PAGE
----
Every year we’re told the same things, we establish the same goals.We try to lose the same amount of weight, aspire to the same boring stuff. Forget about boring stuff. Forget about boring goals.


So here are the five simple steps to becoming a total badass in 2014.


1. Make a list of all the toxic people in your life. Then eliminate them. 


Get a pen and a paper. Now write down the names of your 10 or 20 closest friends. Think about the contribution of each one of those friends to your life. Are they adding value? Are they being good friends? Are they encouraging you to pursue lofty goals? Or are they simply discouraging you from pursuing your dreams? If the former, please keep them. If the latter – which, believe you me, is the norm – eliminate them at once. Delete them from your Facebook right now. Delete them from your life. You say, “But, Pedro, you don’t understand.” You are right, I don’t. And I don’t care. Stop making excuses. They have already drained too much productive energy from you with their toxic personalities and problems. Now it’s time for you to shine. And no, you won’t be lonely. Once you cut those people from your life, you’ll make room for great people to show up. You attract what you are. Be the person you’d wish to have by your side.


2. Put yourself in a ridiculously uncomfortable situation.


In 2005, at the age of 15, I came to the United States without being able to speak a single word of English. Really, not a single word. At school, someone had the bright idea of placing me in an advanced English class. Even though I had no idea what was going on, the simple act of being there, uncomfortably there, made all the difference. I was forced to grow. If I didn’t learn English fast, I was going to flunk. So I got to work.


3. Do less of something and learn how to say no. 


Have you noticed how people want to spend your time more than you do? There is always a new request, always something else to do. Something, by the way, that will contribute nothing to your well-being. If you want 2014 to be a badass year, you will have to learn how to say no to all sorts of requests. Family, friends, colleagues, whatever. Say yes to what’s important to you. I am not saying that you shouldn’t help others. Quite on the contrary, you should, but you should only do the things, and favors, that will not leave you in anger, regretting afterwards.


4. Don’t wait for someone to pick you. 

Most people go through life doing exactly what’s expected of them, and waiting for people to pick them for things – for a job, for a promotion, for a good grade, for a spouse, the list goes on. If you are waiting for that, I have bad news for you. No one is going to pick you. No one is going to give you an envelope with a million dollars in it. No one is going to say, “wow, what a great office manager you are. Here, takes these keys. You deserve a new car!” No one is going to pick you. So what do you do? You pick yourself. You choose yourself. You give yourself permission to dream huge dreams and to pursue them. Great accomplishments are the result of relentless pursuit.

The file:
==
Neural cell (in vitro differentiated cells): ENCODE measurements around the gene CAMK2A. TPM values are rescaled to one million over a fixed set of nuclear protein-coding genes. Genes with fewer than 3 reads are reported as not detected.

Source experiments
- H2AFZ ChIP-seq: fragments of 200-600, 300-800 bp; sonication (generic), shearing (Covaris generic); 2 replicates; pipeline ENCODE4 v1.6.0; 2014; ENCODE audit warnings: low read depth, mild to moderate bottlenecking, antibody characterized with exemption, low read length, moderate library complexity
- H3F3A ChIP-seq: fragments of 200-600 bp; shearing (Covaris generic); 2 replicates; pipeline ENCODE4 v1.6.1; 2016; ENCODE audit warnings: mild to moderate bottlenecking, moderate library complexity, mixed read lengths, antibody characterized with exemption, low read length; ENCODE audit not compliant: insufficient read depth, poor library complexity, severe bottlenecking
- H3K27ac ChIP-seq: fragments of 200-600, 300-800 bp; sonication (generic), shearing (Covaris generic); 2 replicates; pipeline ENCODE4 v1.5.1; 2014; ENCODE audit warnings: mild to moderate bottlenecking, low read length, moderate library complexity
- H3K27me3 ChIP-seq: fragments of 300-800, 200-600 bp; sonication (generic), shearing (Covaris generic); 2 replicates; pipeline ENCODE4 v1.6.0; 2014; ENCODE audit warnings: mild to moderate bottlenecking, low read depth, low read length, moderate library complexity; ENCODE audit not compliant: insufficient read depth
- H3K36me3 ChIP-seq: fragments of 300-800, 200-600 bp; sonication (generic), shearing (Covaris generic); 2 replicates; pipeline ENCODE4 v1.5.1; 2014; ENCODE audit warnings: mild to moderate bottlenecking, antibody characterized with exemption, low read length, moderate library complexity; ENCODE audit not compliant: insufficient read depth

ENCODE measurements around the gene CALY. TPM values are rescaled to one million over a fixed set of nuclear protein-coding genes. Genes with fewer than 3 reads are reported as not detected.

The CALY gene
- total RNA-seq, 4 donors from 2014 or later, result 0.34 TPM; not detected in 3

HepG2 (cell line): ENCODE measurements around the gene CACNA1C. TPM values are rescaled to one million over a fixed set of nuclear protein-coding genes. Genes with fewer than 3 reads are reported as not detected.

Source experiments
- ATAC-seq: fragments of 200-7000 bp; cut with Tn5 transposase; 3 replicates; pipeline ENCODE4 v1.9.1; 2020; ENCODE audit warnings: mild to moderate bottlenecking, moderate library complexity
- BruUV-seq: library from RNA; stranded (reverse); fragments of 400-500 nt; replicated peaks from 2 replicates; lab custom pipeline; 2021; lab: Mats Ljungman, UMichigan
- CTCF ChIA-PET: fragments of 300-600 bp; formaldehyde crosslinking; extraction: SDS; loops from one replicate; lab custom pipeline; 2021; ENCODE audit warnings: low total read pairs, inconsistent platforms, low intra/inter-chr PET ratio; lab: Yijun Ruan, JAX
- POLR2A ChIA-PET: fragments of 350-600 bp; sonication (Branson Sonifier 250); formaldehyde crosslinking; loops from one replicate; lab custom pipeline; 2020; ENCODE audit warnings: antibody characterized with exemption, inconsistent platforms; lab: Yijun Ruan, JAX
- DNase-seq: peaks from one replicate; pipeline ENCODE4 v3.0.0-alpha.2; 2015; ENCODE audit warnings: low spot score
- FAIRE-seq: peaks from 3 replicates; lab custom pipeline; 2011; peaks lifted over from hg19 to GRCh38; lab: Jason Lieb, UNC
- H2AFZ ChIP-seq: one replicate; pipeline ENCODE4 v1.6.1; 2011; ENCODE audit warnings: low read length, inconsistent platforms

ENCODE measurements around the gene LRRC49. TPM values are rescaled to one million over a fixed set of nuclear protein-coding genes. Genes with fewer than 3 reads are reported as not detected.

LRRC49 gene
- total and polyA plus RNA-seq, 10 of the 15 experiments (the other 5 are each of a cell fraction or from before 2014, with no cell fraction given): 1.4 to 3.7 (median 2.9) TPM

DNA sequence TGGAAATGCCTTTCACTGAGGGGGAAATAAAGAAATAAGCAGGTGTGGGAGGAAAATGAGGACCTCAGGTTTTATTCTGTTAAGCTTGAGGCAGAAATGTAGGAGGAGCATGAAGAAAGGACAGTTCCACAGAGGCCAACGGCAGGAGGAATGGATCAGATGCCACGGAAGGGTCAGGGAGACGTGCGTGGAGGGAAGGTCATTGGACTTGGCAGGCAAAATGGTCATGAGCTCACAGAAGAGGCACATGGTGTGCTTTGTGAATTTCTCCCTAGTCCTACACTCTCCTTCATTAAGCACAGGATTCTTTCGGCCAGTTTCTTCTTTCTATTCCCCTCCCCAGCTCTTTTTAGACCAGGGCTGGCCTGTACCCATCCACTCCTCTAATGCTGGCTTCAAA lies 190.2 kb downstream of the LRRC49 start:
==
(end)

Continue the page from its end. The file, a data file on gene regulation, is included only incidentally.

5. Relax, but not really. 


One of the most powerful quotes I have ever read comes from the great Kafka. In Metamorphosis, he writes, “I am in chains. Don’t touch my chains.”


Doesn’t it summarize our attitude towards life? We’re chained by our habits, often bad, habits, and when someone points that out to us, we immediately get defensive and angry. We say things like: “Who are you to call me lazy?” In sum, all you are saying is: “Please, don’t touch my chains, mister. I’m too busy watching TV.”


more at http://www.virgin.com/entrepreneur/how-to-be-a-badass-entrepreneur-in-2014

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Marc Kneepkens's curator insight, January 6, 5:34 PM

Good advice, a bit on the tough side, but true.

Cut out all the people who pull you down, surround yourself with the creative and positive ones. The ones who pull up their sleeves and get busy.

Don't hesitate, jump! Do what launches you forward. Don't let doubts hold you back.

Show the way. Be honest with yourself, and be open for positive, constructive advice.

Don't get angry, it's a waste of energy. It hurts yourself more than anything.

And most importantly, just do it!

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Top 10 apps of 2013 for entrepreneurs

Top 10 apps of 2013 for entrepreneurs | Startups and Entrepreneurship | Scoop.it

Entrepreneurs are the artists of the business world — captivated by ideas and the never ending pursuit of the potential—the what if. 


If 2013 has taught entrepreneurs one thing, it’s to focus on the passion behind the art and leave the menial tasks up to technology.  Here are 10 apps from 2013 that have helped lighten the load of the business minded and allowed them to focus on what really matters, the creation.

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Why LinkedIn collects data on every last way members use their site

Why LinkedIn collects data on every last way members use their site | Startups and Entrepreneurship | Scoop.it

Making a sustainable business in the Web 3.0 era means incorporating feedback loops into the basic design of every product and service.


“Instrumenting” your products allows you to collect data on what your customers are doing, and enables you to quickly evolve your products to adapt to the market.


No one knows this better than one of the leading social networks, LinkedIn.

Like other social networks, LinkedIn carries a data-driven approach in its DNA. They have always been tuned in to all possible signals to ensure they continue to grow.


Metrics-hungry investors often clamor for extra visibility to a company, especially in its early days and after going public. Now an established powerhouse, LinkedIn is more committed than ever to looking at every feature through the lens of their users’ collective intelligence.